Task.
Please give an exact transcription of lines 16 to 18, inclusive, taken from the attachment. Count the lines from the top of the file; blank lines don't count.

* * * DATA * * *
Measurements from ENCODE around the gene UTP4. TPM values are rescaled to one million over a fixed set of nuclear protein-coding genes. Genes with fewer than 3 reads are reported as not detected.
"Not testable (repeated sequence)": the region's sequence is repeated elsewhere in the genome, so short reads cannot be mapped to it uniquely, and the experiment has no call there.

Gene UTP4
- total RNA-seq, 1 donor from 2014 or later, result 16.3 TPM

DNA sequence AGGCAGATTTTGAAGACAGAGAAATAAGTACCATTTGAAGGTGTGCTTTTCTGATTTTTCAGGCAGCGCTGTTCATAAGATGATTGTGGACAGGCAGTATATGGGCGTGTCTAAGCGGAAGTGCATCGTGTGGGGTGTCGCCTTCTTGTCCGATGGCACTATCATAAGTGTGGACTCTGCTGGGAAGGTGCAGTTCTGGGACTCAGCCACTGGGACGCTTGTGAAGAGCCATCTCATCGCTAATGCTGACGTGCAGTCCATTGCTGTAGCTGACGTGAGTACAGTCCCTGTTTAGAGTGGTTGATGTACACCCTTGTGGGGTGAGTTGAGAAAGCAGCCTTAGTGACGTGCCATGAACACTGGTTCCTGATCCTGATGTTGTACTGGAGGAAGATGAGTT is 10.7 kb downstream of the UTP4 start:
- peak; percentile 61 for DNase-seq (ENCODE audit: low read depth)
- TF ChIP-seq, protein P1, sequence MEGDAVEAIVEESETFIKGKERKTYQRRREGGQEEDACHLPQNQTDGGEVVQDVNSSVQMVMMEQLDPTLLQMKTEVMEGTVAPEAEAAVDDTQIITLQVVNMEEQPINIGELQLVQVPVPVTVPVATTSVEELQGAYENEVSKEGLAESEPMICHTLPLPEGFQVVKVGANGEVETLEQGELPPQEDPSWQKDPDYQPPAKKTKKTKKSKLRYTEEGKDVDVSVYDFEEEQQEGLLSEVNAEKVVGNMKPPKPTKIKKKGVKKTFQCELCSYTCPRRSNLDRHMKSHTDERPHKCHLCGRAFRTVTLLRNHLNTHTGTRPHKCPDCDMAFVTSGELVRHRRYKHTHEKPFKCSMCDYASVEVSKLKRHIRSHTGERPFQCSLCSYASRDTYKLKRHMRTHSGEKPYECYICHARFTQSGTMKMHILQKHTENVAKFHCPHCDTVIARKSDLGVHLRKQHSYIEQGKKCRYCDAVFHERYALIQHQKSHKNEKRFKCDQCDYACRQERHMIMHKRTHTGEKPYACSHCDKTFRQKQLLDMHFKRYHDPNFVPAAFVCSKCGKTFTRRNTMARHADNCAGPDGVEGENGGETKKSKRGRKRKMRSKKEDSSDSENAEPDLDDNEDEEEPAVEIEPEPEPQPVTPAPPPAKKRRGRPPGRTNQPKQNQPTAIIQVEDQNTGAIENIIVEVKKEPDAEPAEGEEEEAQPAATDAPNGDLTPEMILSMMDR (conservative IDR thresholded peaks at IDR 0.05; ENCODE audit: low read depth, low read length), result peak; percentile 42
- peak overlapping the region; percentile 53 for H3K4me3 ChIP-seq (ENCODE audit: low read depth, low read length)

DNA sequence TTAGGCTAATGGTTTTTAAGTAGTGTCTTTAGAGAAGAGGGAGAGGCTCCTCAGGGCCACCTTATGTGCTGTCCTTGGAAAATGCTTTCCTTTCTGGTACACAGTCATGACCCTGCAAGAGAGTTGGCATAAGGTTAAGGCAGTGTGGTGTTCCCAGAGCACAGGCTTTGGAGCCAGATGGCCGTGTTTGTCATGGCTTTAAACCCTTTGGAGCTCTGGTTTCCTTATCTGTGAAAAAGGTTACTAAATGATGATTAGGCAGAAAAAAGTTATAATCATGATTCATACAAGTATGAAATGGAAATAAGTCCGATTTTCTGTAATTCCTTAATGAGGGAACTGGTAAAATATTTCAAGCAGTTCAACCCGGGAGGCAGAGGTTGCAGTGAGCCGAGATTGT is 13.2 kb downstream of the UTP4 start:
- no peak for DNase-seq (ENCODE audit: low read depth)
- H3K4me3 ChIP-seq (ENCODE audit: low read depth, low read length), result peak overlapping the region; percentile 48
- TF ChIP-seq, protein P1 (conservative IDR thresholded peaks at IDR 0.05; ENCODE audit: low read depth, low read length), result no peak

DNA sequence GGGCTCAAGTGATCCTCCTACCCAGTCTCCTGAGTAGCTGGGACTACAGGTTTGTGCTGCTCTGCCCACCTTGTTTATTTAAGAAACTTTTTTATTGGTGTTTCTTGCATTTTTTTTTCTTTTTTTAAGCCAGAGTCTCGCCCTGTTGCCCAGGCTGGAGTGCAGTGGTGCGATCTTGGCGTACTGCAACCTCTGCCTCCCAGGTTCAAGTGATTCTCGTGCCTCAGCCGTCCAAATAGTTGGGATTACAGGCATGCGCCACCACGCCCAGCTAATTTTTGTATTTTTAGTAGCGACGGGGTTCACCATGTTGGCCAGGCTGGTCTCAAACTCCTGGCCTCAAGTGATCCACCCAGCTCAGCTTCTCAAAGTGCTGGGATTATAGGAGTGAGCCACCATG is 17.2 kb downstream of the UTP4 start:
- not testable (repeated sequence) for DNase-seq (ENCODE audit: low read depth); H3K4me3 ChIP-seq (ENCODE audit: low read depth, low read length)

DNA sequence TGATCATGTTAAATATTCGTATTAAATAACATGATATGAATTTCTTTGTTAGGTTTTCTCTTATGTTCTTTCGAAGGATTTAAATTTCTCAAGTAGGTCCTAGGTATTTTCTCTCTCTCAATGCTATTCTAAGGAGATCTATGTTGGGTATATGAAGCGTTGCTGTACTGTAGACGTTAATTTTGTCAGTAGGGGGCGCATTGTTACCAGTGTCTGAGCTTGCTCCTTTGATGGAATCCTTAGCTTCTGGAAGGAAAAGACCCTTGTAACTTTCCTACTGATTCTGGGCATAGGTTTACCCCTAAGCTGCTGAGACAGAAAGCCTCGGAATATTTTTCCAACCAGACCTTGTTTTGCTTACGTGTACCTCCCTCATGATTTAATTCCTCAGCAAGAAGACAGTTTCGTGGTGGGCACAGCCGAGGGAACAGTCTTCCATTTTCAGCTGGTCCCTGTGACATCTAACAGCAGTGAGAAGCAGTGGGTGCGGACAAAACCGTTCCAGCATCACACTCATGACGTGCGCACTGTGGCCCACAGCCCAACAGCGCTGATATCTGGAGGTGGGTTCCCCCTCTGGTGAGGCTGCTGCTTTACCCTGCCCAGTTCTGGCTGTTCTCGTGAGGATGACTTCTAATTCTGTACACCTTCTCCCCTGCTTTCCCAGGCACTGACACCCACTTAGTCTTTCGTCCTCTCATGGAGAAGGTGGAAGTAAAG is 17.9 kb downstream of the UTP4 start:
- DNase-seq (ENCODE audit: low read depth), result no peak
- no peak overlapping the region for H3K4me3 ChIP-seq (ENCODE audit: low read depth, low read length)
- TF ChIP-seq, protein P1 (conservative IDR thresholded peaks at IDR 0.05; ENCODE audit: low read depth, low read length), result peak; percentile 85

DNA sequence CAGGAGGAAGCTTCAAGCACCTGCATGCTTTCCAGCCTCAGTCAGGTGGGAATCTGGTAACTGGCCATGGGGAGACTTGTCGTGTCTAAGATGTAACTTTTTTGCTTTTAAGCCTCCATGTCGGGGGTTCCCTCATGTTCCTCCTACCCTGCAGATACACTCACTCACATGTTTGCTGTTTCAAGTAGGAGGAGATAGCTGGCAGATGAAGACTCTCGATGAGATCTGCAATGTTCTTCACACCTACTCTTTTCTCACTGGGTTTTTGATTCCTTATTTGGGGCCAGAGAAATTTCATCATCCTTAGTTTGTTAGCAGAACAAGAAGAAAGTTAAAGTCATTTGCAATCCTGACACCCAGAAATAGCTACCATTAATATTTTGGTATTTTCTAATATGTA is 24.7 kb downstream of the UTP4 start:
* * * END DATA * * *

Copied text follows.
- DNase-seq (ENCODE audit: low read depth), result no peak
- no peak overlapping the region for H3K4me3 ChIP-seq (ENCODE audit: low read depth, low read length)
- TF ChIP-seq, protein P1 (conservative IDR thresholded peaks at IDR 0.05; ENCODE audit: low read depth, low read length), result peak; percentile 85